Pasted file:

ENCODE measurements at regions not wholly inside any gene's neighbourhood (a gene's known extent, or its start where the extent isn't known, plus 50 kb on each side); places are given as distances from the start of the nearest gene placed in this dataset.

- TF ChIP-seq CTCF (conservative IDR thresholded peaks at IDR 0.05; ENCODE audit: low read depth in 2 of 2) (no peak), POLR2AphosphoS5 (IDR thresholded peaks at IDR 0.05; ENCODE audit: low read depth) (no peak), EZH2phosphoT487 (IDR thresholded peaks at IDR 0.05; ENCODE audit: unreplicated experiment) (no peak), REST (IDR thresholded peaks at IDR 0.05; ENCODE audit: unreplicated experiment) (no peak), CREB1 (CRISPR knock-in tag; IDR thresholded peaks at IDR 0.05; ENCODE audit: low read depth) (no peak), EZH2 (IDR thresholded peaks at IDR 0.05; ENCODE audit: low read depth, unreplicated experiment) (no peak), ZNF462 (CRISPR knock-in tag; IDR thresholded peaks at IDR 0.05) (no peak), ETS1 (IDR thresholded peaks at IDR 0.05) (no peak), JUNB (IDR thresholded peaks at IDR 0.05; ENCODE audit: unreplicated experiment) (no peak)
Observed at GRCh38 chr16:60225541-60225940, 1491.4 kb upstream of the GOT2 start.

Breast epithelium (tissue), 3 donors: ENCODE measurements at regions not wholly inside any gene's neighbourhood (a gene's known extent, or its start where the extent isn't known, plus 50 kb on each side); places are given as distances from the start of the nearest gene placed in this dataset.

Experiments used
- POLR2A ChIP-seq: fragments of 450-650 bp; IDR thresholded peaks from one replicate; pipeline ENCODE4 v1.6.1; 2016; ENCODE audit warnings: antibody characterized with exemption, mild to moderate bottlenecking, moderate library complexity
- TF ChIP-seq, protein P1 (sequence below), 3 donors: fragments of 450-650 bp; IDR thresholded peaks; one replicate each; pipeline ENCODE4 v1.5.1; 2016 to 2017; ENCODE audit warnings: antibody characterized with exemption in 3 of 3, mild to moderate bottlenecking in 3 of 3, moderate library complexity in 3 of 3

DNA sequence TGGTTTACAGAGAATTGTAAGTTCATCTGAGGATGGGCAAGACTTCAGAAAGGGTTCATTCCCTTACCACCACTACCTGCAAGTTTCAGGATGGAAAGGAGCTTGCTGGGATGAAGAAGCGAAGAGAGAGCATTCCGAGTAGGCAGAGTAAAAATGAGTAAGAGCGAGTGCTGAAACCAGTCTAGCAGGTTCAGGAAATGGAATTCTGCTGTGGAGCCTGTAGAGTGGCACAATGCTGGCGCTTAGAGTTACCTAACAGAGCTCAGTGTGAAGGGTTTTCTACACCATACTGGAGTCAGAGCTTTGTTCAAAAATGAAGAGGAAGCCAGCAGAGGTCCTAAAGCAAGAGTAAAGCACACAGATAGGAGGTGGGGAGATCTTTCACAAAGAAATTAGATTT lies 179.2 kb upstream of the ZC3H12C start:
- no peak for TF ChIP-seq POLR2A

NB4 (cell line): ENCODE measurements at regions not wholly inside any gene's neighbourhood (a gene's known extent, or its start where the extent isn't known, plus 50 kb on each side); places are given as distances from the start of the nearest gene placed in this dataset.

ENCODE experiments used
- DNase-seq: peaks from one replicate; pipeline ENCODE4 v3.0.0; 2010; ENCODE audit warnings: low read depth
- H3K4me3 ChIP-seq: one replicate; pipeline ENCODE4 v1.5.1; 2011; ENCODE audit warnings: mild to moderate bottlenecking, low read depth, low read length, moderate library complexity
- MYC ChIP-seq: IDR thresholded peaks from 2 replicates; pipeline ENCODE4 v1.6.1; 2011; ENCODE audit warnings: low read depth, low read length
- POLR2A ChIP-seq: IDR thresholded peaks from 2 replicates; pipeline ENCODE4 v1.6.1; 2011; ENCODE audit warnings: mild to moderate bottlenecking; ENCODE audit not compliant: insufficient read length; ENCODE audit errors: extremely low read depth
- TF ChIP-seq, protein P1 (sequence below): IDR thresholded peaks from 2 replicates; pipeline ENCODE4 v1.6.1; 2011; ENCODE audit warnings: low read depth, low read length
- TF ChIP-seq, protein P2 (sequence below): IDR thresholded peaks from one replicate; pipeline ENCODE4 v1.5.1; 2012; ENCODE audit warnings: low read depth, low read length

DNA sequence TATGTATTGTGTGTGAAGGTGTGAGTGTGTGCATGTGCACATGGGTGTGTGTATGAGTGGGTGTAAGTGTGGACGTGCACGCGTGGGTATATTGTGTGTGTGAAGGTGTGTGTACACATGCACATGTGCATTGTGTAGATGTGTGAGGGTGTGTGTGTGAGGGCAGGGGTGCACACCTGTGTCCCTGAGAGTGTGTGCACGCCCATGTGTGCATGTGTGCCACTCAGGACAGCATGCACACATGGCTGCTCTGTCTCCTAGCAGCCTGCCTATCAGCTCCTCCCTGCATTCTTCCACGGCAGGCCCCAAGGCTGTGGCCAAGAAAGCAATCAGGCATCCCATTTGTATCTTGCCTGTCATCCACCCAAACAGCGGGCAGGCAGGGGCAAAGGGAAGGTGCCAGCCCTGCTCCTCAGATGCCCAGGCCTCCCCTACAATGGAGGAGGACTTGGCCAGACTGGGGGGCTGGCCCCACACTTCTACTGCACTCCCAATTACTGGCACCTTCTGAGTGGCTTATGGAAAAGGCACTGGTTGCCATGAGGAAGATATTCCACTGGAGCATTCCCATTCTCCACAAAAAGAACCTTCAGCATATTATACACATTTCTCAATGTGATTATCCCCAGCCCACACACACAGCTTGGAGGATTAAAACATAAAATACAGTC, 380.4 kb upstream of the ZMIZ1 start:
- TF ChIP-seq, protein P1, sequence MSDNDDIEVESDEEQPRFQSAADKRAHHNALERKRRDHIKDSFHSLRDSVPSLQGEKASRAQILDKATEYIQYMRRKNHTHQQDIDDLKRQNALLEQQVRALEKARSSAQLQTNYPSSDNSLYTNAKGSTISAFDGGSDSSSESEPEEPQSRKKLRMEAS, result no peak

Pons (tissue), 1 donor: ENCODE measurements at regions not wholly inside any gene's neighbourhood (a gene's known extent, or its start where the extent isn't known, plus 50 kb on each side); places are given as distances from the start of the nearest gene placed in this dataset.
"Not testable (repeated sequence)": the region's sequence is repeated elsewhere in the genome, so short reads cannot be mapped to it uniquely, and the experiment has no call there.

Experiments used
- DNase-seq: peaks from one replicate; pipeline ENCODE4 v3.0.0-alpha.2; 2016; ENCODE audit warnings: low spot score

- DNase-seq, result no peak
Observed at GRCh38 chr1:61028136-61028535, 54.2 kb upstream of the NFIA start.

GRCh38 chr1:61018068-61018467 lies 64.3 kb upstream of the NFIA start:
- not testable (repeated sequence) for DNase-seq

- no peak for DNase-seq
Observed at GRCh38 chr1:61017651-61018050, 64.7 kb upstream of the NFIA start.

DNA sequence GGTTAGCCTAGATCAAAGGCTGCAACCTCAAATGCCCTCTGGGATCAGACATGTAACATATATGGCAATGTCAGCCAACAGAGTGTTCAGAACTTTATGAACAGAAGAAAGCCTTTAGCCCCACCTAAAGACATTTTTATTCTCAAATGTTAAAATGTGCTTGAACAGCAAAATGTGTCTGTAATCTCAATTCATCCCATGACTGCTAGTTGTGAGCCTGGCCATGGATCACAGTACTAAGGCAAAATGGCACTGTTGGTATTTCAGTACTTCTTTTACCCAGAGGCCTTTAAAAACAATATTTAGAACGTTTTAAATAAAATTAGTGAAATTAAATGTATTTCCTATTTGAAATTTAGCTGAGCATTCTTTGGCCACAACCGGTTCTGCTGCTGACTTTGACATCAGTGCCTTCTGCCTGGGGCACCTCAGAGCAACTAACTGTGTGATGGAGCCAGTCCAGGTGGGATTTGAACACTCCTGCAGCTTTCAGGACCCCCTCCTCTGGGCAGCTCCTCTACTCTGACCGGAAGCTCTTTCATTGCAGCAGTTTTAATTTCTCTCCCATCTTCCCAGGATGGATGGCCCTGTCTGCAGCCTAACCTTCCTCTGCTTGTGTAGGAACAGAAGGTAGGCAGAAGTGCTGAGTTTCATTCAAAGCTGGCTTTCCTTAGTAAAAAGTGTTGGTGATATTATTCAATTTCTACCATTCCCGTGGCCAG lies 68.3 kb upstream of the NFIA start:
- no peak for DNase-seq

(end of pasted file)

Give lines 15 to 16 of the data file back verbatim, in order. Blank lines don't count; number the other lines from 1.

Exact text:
- POLR2A ChIP-seq: IDR thresholded peaks from 2 replicates; pipeline ENCODE4 v1.6.1; 2011; ENCODE audit warnings: mild to moderate bottlenecking; ENCODE audit not compliant: insufficient read length; ENCODE audit errors: extremely low read depth
- TF ChIP-seq, protein P1 (sequence below): IDR thresholded peaks from 2 replicates; pipeline ENCODE4 v1.6.1; 2011; ENCODE audit warnings: low read depth, low read length